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Teachers: How Will You Approach Digital Learning This School Year?

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As teachers kick off the back-to-school season, we’d like to hear your thoughts about the role technology plays in your classrooms and how you empower your students to navigate digital learning.
To get the conversation started, we asked three former teachers on our team about the benefits and challenges of digital learning, as well as the impact digital literacy can have on today’s students.

  1. What does Digital Learning mean to you?

    District Consultant, Elle Patterson:

    To me, digital learning means that students are able to experience learning that is interactive, that provides them with targeted instruction based on their unique needs and learning styles, and that allows them to have access to material that may not otherwise be offered at their school.

    District Consultant, Hanna Beckman:

    Digital learning enables exploration, opportunity and access. By integrating it into the classroom, teachers can:
        ■  Engage students in new material
        ■  Reinforce material in different ways
        ■  Make lessons fun and interactive
    It can also increase efficiency for teachers and facilitate communication between teachers and families about student progress.

  2. What role, if any, did computers and digital learning play in your teaching experiences?

    Product Manager, Mark Hurty:

    I taught a small cohort of students who were differently abled, and by leveraging technology we found places to see their abilities bloom. We used the computers for core academic work — our online reading program was able to adapt to each student’s reading level and would nudge students towards higher levels of comprehension and fluency by progressively increasing the challenges in the reading.

    One of the resources I found for students was an online music composition site. I was blown away by the creativity and cleverness of their creations. The most powerful aspect of this particular tool was that it helped these students build confidence and skill, and exposed them to music in a way that supported both their mathematical thinking and created a forum for conversation and enhanced their ability to communicate.

    Elle Patterson:

    Digital learning was barely used in my schools. Students had access to a computer lab at one of my schools and nothing more than a projector at the other. This just shows how quickly digital learning has progressed in this country over a very short period of time.

    Hanna Beckman:

    Digital learning was a huge component of my teacher experience. I played music when my students entered the classroom, projected materials on the board and students interacted in countless ways, such as reading, pointing, circling, highlighting, underlining, etc.

    For brain breaks, I would project interactive games, stretching, or dancing (GoNoodle, Just Kids Dance, Yoga for Kids). I also had a tablet that I would rotate for 1:1 use, especially for kids who were still developing their fine motor skills.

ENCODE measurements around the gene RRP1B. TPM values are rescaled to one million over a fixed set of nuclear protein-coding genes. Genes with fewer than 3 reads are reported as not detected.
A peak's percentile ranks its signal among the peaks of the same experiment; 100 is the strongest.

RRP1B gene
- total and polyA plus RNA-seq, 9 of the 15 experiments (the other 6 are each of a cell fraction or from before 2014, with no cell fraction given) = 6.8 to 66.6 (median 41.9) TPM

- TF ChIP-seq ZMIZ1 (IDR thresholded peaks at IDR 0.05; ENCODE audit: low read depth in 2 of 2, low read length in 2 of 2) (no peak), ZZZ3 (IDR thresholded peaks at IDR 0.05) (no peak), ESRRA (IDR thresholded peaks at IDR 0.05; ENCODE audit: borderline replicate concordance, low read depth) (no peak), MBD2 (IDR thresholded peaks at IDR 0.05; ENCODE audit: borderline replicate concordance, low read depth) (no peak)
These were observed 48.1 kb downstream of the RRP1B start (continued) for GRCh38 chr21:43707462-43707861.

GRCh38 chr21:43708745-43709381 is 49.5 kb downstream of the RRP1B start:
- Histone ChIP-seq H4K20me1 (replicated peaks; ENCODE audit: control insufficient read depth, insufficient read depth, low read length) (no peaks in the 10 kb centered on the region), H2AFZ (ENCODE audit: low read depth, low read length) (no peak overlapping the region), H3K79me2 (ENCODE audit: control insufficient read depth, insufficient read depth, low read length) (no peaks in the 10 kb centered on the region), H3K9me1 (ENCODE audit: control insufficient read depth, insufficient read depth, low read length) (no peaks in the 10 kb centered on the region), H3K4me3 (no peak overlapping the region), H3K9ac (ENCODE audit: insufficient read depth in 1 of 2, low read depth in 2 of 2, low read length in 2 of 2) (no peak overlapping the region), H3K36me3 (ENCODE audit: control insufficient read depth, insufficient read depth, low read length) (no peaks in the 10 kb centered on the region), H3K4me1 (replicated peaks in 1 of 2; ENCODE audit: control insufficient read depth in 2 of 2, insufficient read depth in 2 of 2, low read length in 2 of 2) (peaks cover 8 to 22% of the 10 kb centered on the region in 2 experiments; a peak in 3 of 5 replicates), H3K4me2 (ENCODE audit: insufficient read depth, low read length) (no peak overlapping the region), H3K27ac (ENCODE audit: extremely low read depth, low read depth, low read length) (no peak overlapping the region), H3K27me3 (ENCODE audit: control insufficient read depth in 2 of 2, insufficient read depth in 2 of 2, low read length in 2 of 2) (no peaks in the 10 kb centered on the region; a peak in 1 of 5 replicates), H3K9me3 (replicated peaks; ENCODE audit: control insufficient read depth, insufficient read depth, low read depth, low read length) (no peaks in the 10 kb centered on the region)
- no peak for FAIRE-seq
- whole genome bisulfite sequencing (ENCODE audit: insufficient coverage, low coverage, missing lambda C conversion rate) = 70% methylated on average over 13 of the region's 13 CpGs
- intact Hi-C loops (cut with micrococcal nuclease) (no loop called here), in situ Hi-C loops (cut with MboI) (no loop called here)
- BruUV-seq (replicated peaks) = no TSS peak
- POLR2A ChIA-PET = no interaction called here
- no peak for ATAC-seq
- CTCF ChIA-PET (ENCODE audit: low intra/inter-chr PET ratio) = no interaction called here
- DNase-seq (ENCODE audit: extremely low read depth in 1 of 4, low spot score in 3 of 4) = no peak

During parent-teacher conferences, I would give family members names of websites/apps they could go on at home or at the library to help their kids with vocabulary and sight words. Computers themselves saved me hours on prep, grading, and progress monitoring.

  3. In your experience, what are some common challenges for teachers when implementing digital learning?

    Hanna Beckman:

    Connectivity issues that prevent sites from loading, not having enough devices, dealing with broken devices, trying to find enough outlets in the classroom, and helping younger students troubleshoot those issues.

    Elle Patterson:

    Some schools might simply not have the resources to roll out a digital learning program in their classrooms. For those that have, teachers may not have received the necessary training to know how to integrate technology into their instruction.

  4. What kind of impact can access to high-speed Internet have on students in terms of their classroom experiences and overall preparedness?

    Elle Patterson:

    With the challenges of recruiting highly-trained teachers in general, and even more so in rural areas, access to high-speed Internet might be the only way that some students have access to educational materials that are regularly offered at more highly-resourced schools. Thus, digital learning is the great equalizer in public education.

    Hanna Beckman:

    Digital learning unlocks so many opportunities for critical thinking and problem solving. Students practice ownership, independence, and grit through assignments and projects. They build collaboration and communication by working online together even if not in the same room. They can also explore their creativity, innovation, and design skills. The skills learned through digital learning provide access and opportunity to pursue fields they might not have considered otherwise.

    Mark Hurty:

    Without a broadband connection to the internet, none of my students’ resources would have been available. They would not have had the opportunity to experience the kind of success that helped build their confidence and made them more comfortable when they returned to their general education classes.

What will digital learning look like for your school this year? Share your thoughts with us on social media.

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